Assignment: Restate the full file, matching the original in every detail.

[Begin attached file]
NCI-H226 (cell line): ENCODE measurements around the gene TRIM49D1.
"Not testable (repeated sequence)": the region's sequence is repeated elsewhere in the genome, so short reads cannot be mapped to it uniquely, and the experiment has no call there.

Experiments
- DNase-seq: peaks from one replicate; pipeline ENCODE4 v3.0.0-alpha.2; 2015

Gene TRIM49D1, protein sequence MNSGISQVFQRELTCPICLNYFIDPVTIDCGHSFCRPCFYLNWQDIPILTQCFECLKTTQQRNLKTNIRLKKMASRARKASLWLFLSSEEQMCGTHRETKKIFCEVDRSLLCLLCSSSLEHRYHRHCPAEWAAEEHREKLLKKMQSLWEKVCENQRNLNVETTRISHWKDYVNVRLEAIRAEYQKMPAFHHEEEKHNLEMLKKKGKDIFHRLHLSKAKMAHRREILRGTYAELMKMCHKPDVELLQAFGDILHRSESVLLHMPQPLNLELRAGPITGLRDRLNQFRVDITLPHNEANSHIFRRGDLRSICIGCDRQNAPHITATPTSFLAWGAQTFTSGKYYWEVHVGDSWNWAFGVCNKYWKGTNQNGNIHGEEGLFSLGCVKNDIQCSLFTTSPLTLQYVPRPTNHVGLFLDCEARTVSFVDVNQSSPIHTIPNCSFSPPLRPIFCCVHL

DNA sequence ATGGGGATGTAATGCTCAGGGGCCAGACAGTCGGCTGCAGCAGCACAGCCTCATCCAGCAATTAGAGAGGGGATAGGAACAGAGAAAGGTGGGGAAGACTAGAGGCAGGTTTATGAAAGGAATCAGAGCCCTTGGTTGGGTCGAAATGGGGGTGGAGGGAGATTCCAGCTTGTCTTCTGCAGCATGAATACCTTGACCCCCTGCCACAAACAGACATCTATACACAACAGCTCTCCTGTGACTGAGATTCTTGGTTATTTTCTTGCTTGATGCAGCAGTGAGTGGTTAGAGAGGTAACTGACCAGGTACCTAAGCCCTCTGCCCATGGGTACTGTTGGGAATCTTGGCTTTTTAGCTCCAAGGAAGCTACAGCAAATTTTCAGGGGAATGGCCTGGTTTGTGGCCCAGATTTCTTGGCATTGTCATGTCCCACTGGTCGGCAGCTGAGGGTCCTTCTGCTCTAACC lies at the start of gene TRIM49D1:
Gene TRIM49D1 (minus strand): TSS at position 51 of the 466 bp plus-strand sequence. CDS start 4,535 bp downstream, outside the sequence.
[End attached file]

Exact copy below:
NCI-H226 (cell line): ENCODE measurements around the gene TRIM49D1.
"Not testable (repeated sequence)": the region's sequence is repeated elsewhere in the genome, so short reads cannot be mapped to it uniquely, and the experiment has no call there.

Experiments
- DNase-seq: peaks from one replicate; pipeline ENCODE4 v3.0.0-alpha.2; 2015

Gene TRIM49D1, protein sequence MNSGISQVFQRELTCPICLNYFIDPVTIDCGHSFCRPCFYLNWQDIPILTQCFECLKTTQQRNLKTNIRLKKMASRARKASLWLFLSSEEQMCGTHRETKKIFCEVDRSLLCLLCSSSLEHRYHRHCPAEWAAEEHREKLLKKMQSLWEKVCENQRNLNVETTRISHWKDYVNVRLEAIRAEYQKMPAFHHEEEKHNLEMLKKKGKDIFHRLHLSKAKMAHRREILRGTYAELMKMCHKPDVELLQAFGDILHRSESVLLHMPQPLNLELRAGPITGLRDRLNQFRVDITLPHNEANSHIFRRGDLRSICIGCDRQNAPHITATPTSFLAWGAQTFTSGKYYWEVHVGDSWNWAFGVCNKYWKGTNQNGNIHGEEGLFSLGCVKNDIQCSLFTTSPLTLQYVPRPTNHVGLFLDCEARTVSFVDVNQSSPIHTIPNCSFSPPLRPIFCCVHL

DNA sequence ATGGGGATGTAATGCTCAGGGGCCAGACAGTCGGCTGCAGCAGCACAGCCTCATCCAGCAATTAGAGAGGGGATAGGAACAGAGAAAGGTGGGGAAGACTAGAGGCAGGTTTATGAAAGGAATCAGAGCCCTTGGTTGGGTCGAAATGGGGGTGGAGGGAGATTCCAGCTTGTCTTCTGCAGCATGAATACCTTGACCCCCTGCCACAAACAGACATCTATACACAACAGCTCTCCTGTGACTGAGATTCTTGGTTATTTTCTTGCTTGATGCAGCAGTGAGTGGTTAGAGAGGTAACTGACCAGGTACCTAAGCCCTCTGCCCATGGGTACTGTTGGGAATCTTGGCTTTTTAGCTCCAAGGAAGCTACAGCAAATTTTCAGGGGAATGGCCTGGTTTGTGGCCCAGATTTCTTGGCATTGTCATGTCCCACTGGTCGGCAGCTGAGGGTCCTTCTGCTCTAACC lies at the start of gene TRIM49D1:
Gene TRIM49D1 (minus strand): TSS at position 51 of the 466 bp plus-strand sequence. CDS start 4,535 bp downstream, outside the sequence.